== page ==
• Bar 2: Ab°7 arpeggio over G7. I use the 2-notes/string fingering, which is handy to change position on the guitar neck.
  • Bar 3: Em7 arpeggio over Cmaj7, sounds like Cmaj9.
  • Bar 4: Bb°7 arpeggio over A7.
  • Bar 5: Dm7 arpeggio.
  • Bar 6: Ab°7 arpgeggio over G7.
  • Bar 7: Cmaj7 arpeggio with a chromatic note at the en.
  • Bar 8: Am7 arpeggio over C major, which sounds like C6.

 

Learn much more about diminished chords in our Premium Lessons:

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  1. BrentDec 24, 2013 at 6:59 am

    Very valuable lesson. Jammed packed with things to really think through. I found a lot of mysteries solved here plus a vast space to work with… really worth putting in the time. Thanks Dirk.

    • Dirk LaukensDec 24, 2013 at 9:59 am

      You’re welcome Brent!

  2. Adam LongDec 24, 2013 at 3:01 pm

    This was a great lesson. It’ll take some time to get it under my belt. But thanks for the clear, concise info. Time to go practice.

  3. ALI GARCIADec 24, 2013 at 5:11 pm

    Thank´s for this lesson Dirk, very useful.

    Saludos desde Mexico City!

    Ali

    • Dirk LaukensDec 24, 2013 at 5:20 pm

      You’re welcome Ali!

  4. Larry6stringDec 24, 2013 at 5:46 pm

    Great lessons as always. Merry Christmas. Have a very prosperous 2014.

    • Dirk LaukensDec 25, 2013 at 12:57 am

      Merry Christmas and a musical 2014 Larry!
      Jazzguitar.be will be 10 years old in January!

  5. tiger955iDec 24, 2013 at 7:02 pm

    Happy Christmas Dirk,

    Thanks for all the great lessons. Learning to play jazz guitar is a long journey, but you make every step worthwhile.

    cheers from Cornwall in England

    Rod

    • Dirk LaukensDec 25, 2013 at 12:55 am

      Thanks Rod!
      We went camping in Cornwall last year, but then it started raining, and raining… We’ll give it a go next year.
      Merry Christmas!

  6. Juanlu CastillaDec 24, 2013 at 9:03 pm

    Very good.

    Thanks for your hard work

    • Dirk LaukensDec 25, 2013 at 12:53 am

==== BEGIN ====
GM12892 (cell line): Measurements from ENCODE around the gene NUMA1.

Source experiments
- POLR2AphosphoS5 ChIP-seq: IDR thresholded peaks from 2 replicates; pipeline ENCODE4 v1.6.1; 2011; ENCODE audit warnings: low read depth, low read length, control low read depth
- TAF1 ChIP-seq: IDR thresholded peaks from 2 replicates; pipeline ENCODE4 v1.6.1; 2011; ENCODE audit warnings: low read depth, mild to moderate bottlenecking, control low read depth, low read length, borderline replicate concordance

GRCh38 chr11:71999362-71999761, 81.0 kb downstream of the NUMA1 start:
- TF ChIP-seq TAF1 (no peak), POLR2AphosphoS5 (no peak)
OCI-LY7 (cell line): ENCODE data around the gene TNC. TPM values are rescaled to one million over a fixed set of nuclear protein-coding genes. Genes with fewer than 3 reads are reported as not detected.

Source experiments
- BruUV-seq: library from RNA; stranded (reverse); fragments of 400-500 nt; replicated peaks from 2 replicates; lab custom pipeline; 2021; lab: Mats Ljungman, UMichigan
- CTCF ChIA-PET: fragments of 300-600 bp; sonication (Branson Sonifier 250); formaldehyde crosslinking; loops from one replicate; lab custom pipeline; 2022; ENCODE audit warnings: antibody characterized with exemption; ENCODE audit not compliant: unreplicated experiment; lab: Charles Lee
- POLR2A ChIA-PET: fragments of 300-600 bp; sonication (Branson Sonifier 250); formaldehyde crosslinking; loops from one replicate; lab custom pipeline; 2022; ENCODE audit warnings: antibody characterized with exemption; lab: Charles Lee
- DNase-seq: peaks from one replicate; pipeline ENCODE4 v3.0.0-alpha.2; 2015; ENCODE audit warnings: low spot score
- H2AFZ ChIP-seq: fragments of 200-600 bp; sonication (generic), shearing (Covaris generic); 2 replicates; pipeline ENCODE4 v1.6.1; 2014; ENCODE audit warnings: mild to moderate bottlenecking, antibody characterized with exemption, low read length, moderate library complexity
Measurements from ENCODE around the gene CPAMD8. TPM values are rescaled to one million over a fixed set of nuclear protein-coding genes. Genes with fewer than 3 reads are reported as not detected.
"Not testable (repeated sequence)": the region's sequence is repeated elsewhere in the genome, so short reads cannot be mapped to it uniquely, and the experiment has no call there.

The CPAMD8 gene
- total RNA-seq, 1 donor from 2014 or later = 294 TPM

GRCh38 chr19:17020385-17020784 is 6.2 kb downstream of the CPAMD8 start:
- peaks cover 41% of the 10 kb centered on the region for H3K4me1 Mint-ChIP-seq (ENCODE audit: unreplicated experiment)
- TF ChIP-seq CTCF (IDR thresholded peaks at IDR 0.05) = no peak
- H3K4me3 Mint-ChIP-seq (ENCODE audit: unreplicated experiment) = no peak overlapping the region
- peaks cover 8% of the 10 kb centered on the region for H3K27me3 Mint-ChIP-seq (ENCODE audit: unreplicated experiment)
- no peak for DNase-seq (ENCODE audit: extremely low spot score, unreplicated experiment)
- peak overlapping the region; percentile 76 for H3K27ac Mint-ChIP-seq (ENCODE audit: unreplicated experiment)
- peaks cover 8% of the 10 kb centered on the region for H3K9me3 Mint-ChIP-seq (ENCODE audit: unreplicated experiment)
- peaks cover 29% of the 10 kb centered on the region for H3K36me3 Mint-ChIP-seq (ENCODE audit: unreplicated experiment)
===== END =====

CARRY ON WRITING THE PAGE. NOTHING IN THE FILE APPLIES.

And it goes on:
Your’re welcome Juanlu!
      Merry Christmas!

  7. Rick WinfieldDec 26, 2013 at 2:12 pm

    I’m coming from a rock/blues gendre trying to change my style into jazz improv.
    I’ve used Dim scales and arps, as well as b5′s, in between the chord changes,
    (mostly I-IV-V7) but this lesson greatly clarifies its uses, and open many doors for me.
    Thanks

  8. CaryDec 28, 2013 at 1:11 am

    Good lesson Dirk, thanks.

    “A diminished chord (and arpeggio) consists of 4 different notes that are each a minor third (=3 half tones aka tritone) apart.”

    I thought a tritone was defined as 3 whole tones ie 6 semitones.

    Thanks again for nice lesson.

    Cary

    • Matt WarnockDec 28, 2013 at 8:19 am

      Hey, just a small typo, all fixed up! Thanks, and enjoy the material.

  9. Denis YONDec 28, 2013 at 9:24 pm

    Thank you, Dirk, for this very usefull lesson !
    Merci de Lille (North of France).
    Best wishes for the next new year !

    • Dirk LaukensDec 28, 2013 at 9:56 pm

      You’re welcome Denis, best wishes to you as well!

  10. jacob DareFeb 5, 2014 at 11:12 pm

    how can i dowload jazz guiter e book to my phone? just exactly the way i dowload dictionary.tell me procedure to follow now.

    • Matt WarnockFeb 6, 2014 at 8:04 am

      Hi Jacob, the book comes as a PDF as well, so if you have a PDF reader on your phone you can open it on there just fine.